Few foods contain vitamin D; the major natural source of vitamin D is synthesis in the skin. Vitamin D is built in the skin from cholesterol and its production depends on sun exposure (9).

Vitamin D, whether built in the skin or found in the diet, is inactive biologically; activation of vitamin D needs enzymatic conversion in the kidneys and liver (10).

Vitamin D has an important role in the metabolism and homeostasis of calcium. It is used to inhibit osteomalacia or rickets. In the general population, vitamin D supplementation is used for other health effects (11). Cholecalciferol is converted to calcidiol in the liver, and a part of calcidiol is converted to calcitriol in the kidneys (1).

2. Methods

This study was a prospective study conducted on children with the first visit of NS before treatment with prednisolone. Duration of this study was 2 years and 218 children were enrolled in the study. The glomerular filtration rate (GFR) was calculated using Schwartz formula, and only sick people with normal GFR were included in the study. Analysis of 218 children aged 1 - 13 years, the median of 9.5 [108 with SSNS, 64 with SDNS, and 46 with SRNS] was performed. Serum concentrations of 1,25(OH)2 D3, calcium, phosphorus, and creatinine were measured. The correlation of 25OHD3 with the type of nephrotic syndrome, seasons, gender, and age was investigated.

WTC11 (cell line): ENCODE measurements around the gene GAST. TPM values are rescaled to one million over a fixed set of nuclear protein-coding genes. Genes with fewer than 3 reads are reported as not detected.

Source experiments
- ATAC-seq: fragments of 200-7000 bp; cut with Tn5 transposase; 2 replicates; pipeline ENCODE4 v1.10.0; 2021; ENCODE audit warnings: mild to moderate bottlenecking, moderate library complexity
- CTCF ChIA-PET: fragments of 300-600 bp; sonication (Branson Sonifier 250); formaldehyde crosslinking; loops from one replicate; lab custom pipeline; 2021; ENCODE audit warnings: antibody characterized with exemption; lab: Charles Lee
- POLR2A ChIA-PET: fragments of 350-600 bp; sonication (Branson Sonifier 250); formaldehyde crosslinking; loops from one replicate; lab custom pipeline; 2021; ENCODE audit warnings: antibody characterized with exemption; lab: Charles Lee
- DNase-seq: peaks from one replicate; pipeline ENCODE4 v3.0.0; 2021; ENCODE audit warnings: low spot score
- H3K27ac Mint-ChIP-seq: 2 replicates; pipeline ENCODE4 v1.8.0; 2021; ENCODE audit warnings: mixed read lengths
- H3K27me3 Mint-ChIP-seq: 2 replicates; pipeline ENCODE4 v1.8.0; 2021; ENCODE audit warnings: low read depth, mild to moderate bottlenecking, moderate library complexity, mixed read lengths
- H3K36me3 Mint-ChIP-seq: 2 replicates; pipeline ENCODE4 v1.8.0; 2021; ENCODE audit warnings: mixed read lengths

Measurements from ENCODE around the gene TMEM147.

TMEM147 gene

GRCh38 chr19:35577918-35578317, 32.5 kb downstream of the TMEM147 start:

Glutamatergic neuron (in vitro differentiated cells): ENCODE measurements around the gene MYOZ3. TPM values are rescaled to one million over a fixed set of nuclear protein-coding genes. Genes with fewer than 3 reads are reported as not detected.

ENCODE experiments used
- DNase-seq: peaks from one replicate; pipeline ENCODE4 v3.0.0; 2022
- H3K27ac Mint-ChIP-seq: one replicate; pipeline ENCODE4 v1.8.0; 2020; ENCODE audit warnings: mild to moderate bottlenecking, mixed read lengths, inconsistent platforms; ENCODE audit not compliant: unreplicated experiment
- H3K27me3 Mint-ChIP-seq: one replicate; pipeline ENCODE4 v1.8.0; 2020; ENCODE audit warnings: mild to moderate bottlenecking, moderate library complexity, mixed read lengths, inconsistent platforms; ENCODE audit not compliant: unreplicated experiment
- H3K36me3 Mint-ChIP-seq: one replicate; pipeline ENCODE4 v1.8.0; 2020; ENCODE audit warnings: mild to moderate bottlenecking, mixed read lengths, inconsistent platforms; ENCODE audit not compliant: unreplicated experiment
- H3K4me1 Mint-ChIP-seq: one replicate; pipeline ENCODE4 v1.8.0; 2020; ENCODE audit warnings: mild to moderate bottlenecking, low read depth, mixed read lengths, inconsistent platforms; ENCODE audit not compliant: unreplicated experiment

3. Results

A total of 218 children were examined. Vitamin D level was deficient (< 10 ng/mL) in 79% of SRNS, 83% of SDNS, and 17% of SSNS group (P value = 0.0001), insufficient (10 - 30 ng/mL) in 81% of SRNS, 73% of SDNS, and 9% of SSNS group (P value = 0.0003), and sufficient (30 - 150 ng/mL) in 91% of SSNS, 17% of SDNS, and 7% of SRNS group (P value = 0.002). Potential intoxication (> 150 ng/mL) was in 0% of NS. Vitamin D was observed in the study children with INS. There were no significant differences in serum calcium, phosphorus, and calcium x phosphorus product depending on the type of INS and gender. We compared vitamin D level in patients with normal ranges so we did not need any control group.

4. Discussion

In our study, vitamin D level was lower in patients with SDNS and SRNS than in patients with SSNS; therefore, vitamin D level can be used as an indicator in the prognosis of NS in patients. Nielsen found that vitamin D in 93% of children with nephrotic syndrome was insufficient. They suggested that routine measurement of vitamin D status in children with Nephrotic syndrome at the diagnosis time could be a strategy for treating individuals if suffering from vitamin D deficiency. More studies are required to determine the role of such treatment (11). Banerjee et al. found that in sick people with Nephrotic Syndrome, store of vitamin D remained low for 12 weeks after Nephrotic Syndrome relapse while they found a rise in control levels with longer remission durations. Store of Vitamin D was not influenced by illness characteristics or therapy. More studies are needed to confirm these findings and evaluate the role of vitamin D in bones, particularly in frequent relapses (1). Further studies are important to demonstrate if treatment for vitamin D deficiency affects the bone mineral density and reduces the amount of albumin in the urine of children with NS.

4.1. Conclusions

Based on our results and the literature, we suggest that children may benefit from routine measurement of their vitamin D status at the time of diagnosis of NS for the first time or at relapse, so an individual strategy for treatment with vitamin D can be given in order to avoid the potential damages due to vitamin D deficiency.

Acknowledgements